Note that some links will break as pages are moved, websites are abandoned, etc.
If this happens, please try searching for the page in the Wayback Machine at www.archive.org.
The UK regulatory body, the General Chiropractic Council (GCC), frequently expresses the view that those involved in National Health Service (NHS) healthcare commissioning should fund chiropractic care. The following links may be helpful to NHS healthcare commissioners, and others, in reaching an informed decision regarding chiropractic in the UK. NOTE: Section S3.2 of the GCC's Code of Practice and Standard of Proficiency (effective from 30th June 2010) requires that the care selected and provided by chiropractors ""must be informed by the best available evidence"" and minimise risks to the patient.
"Overall, mechanical conditions of the musculoskeletal system were felt to be treated effectively by chiropractic intervention and there was 100% agreement that it was beneficial in treating mechanical dysfunctions of the spine. Non-musculoskeletal conditions in adults, including asthma (64%), gastro-intestinal complaints (61%) and pre-menstrual syndrome (PMS) (70%), were considered conditions that can benefit from chiropractic management. Opinions on the treatment of osteoporosis (43%), obesity (26%), hypertension (42%) and infertility (30%) were less conclusive. Childhood musculoskeletal and muscular conditions, infantile colic, otitis media and asthma were perceived to benefit from chiropractic intervention by more than 50% of the respondents. Statistically significant differences between chiropractors of different associations in the UK were present, particularly regarding the benefits of chiropractic treatment for non-musculoskeletal conditions…..Traditional chiropractic beliefs (chiropractic philosophy) were deemed important by 76% of the respondents and 63% considered subluxation to be central to chiropractic intervention." Aranka Pollentier and Jennifer M. Langworthy, Clinical Chiropractic, Volume 10, Issue 3, Pages 147-155. (September 2007) [pdf]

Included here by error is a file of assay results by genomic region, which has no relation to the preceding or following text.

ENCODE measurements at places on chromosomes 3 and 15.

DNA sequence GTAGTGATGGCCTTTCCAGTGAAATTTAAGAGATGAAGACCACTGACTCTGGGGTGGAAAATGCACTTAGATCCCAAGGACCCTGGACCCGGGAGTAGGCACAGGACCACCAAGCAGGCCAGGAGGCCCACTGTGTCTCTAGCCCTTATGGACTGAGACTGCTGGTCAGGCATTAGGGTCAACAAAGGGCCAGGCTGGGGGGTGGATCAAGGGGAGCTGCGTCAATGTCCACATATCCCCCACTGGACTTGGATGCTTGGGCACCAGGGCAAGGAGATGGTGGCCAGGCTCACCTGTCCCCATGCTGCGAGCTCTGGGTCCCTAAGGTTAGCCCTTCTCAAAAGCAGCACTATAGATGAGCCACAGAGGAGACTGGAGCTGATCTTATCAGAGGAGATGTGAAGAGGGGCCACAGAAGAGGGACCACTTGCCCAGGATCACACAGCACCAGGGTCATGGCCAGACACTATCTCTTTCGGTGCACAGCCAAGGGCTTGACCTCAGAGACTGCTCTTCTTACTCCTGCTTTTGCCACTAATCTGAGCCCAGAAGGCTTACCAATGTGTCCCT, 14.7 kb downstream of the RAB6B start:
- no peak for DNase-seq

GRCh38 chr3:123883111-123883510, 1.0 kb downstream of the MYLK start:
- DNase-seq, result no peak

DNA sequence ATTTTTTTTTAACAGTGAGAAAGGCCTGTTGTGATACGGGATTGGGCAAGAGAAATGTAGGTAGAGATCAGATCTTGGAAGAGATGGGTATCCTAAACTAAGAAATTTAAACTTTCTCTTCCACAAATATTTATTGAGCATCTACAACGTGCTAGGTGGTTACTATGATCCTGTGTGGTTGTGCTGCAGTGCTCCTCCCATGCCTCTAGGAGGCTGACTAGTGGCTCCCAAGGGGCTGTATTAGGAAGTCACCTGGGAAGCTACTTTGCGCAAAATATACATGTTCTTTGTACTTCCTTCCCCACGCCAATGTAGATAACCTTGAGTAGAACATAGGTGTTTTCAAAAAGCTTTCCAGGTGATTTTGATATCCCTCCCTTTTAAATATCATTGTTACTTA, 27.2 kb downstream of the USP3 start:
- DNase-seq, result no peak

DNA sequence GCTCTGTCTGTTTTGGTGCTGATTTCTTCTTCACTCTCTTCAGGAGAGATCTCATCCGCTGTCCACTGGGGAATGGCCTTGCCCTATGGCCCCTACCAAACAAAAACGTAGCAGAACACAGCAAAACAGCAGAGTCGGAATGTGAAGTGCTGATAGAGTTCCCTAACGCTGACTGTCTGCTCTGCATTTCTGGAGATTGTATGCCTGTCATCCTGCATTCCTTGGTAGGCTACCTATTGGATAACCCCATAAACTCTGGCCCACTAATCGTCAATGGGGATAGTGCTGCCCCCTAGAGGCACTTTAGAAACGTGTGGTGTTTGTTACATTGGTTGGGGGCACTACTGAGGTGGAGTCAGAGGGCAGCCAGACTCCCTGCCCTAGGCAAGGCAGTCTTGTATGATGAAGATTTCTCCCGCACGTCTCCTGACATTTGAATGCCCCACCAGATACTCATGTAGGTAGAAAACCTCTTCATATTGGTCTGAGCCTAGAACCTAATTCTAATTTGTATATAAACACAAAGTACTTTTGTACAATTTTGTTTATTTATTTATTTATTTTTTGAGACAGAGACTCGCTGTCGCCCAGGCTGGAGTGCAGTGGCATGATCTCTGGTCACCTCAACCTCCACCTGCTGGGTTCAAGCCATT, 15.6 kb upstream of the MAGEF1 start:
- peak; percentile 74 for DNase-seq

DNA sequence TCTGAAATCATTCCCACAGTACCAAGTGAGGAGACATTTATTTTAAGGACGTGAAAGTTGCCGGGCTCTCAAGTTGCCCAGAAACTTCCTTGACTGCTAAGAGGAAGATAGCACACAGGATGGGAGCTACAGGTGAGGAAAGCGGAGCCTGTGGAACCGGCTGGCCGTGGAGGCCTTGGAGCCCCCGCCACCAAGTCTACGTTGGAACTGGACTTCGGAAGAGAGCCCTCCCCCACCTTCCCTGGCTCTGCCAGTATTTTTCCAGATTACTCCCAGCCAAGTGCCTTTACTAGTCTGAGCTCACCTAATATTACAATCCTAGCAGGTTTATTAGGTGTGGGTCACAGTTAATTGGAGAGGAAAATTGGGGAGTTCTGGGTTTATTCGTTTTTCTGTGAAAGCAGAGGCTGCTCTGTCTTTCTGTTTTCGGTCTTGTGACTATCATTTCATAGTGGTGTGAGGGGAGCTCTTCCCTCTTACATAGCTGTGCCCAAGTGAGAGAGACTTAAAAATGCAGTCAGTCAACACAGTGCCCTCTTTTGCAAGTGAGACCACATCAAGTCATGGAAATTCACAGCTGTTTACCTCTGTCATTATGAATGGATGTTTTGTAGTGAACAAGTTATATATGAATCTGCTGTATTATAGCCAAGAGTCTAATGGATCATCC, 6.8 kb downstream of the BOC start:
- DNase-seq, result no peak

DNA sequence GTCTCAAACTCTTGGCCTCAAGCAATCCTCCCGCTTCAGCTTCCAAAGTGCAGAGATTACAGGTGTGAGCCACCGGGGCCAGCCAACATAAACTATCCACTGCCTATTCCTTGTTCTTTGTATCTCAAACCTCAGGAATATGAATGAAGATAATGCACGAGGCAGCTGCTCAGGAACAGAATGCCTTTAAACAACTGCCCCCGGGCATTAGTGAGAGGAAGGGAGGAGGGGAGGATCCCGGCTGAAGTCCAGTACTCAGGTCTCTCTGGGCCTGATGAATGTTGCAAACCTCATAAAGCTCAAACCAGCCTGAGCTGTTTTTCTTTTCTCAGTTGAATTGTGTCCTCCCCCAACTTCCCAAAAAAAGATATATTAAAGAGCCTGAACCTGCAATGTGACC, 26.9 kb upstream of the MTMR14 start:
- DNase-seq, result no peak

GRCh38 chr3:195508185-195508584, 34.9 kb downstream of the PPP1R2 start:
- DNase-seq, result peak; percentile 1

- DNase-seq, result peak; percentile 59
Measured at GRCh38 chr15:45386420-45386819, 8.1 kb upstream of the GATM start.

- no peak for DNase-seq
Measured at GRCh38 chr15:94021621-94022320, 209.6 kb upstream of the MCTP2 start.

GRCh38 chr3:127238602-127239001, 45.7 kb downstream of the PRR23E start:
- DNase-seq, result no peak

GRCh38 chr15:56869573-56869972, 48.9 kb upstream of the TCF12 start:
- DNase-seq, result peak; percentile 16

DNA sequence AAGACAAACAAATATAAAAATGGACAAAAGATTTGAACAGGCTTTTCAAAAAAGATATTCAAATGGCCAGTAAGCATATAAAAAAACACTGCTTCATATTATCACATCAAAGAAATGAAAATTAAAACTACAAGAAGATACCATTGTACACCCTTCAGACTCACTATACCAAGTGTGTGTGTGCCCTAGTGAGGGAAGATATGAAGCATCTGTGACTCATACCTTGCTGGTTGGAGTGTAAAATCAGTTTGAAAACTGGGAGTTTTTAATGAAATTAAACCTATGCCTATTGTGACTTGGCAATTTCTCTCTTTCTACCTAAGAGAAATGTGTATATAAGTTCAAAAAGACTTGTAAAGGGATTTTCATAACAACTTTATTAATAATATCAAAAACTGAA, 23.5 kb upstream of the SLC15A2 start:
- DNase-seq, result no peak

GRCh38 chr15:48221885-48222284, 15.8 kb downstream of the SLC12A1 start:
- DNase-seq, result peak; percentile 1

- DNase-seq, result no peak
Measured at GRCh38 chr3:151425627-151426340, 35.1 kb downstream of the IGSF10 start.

A test which was designed to find out whether the regulation of the UK osteopathic and chiropractic professions had any impact on the research activity in the areas of efficacy and safety concluded that "[These] data do not support the hypothesis that regulation of a healthcare field will increase research in that area". Further comments in this editorial include "Regulation should be a step towards professionalism, which, in turn, should stimulate research activity and eventually lead to answers to the most pressing open questions… Regulating uncertainties, it seems generates regulated uncertainties rather than certainties." P. Canter and E. Ernst, 'The effect of statutory regulation of osteopathy and chiropractic on research activity in the UK', Physical Therapy (2005) [pdf]
"I was quite surprised when I went to see my chiropractor about my spinal problems that it says that chiropractic could be successful for people with hay fever." John Austin, MP, Question 64, Select Committee on Health, United Kingdom Parliament (17th June 2004)
Majority of newly elected chiropractic members to the General Chiropractic Council (UK regulatory body) reported to support a more conservative orientation, leaning away from the medically-oriented musculoskeletal definition of chiropractic to a more traditional subluxation-based orientation. The Chiropractic Choice (June 2002) [See link below for the second page of this report — pdf]
This investigation revealed that the vast majority of UK chiropractors are interested in providing their services through the NHS, but only on a part-time basis and in a way that most closely resembles private practice. Concludes that "National health care reform and the statutory self-regulation of chiropractors have brought this closer to a more widespread reality. However, to prosper in this setting, the profession may benefit from a greater understanding of the competing priorities and constraints faced by NHS purchasers, who, for their part, should be prepared to implement policy based on evidence". Investigation undertaken by the IMRCI (AECC), UK. Journal of Manipulative and Physiological Therapeutics (January 2002)
NOTE: Most chiropractors in the UK currently work in private practice.